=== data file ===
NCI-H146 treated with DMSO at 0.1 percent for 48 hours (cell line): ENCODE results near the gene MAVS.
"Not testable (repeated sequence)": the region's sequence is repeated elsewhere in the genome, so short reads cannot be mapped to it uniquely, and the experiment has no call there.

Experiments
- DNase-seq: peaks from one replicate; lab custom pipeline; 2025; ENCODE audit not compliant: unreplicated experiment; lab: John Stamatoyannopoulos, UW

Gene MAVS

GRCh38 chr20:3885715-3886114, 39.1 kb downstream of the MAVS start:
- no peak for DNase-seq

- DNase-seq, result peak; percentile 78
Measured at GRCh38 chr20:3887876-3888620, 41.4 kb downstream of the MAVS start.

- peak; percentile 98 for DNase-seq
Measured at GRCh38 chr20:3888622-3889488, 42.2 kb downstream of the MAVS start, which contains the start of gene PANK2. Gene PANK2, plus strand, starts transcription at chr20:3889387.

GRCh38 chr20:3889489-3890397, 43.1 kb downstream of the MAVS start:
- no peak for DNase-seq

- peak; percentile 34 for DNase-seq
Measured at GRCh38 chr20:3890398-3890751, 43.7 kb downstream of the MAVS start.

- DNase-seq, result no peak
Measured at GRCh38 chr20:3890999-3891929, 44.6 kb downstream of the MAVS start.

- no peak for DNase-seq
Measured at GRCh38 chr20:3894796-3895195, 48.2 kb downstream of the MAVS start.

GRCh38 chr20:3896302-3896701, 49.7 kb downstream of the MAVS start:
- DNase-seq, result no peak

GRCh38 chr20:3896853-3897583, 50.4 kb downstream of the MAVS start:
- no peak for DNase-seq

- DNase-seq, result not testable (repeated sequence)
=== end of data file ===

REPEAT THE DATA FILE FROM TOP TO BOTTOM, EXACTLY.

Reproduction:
NCI-H146 treated with DMSO at 0.1 percent for 48 hours (cell line): ENCODE results near the gene MAVS.
"Not testable (repeated sequence)": the region's sequence is repeated elsewhere in the genome, so short reads cannot be mapped to it uniquely, and the experiment has no call there.

Experiments
- DNase-seq: peaks from one replicate; lab custom pipeline; 2025; ENCODE audit not compliant: unreplicated experiment; lab: John Stamatoyannopoulos, UW

Gene MAVS

GRCh38 chr20:3885715-3886114, 39.1 kb downstream of the MAVS start:
- no peak for DNase-seq

- DNase-seq, result peak; percentile 78
Measured at GRCh38 chr20:3887876-3888620, 41.4 kb downstream of the MAVS start.

- peak; percentile 98 for DNase-seq
Measured at GRCh38 chr20:3888622-3889488, 42.2 kb downstream of the MAVS start, which contains the start of gene PANK2. Gene PANK2, plus strand, starts transcription at chr20:3889387.

GRCh38 chr20:3889489-3890397, 43.1 kb downstream of the MAVS start:
- no peak for DNase-seq

- peak; percentile 34 for DNase-seq
Measured at GRCh38 chr20:3890398-3890751, 43.7 kb downstream of the MAVS start.

- DNase-seq, result no peak
Measured at GRCh38 chr20:3890999-3891929, 44.6 kb downstream of the MAVS start.

- no peak for DNase-seq
Measured at GRCh38 chr20:3894796-3895195, 48.2 kb downstream of the MAVS start.

GRCh38 chr20:3896302-3896701, 49.7 kb downstream of the MAVS start:
- DNase-seq, result no peak

GRCh38 chr20:3896853-3897583, 50.4 kb downstream of the MAVS start:
- no peak for DNase-seq

- DNase-seq, result not testable (repeated sequence)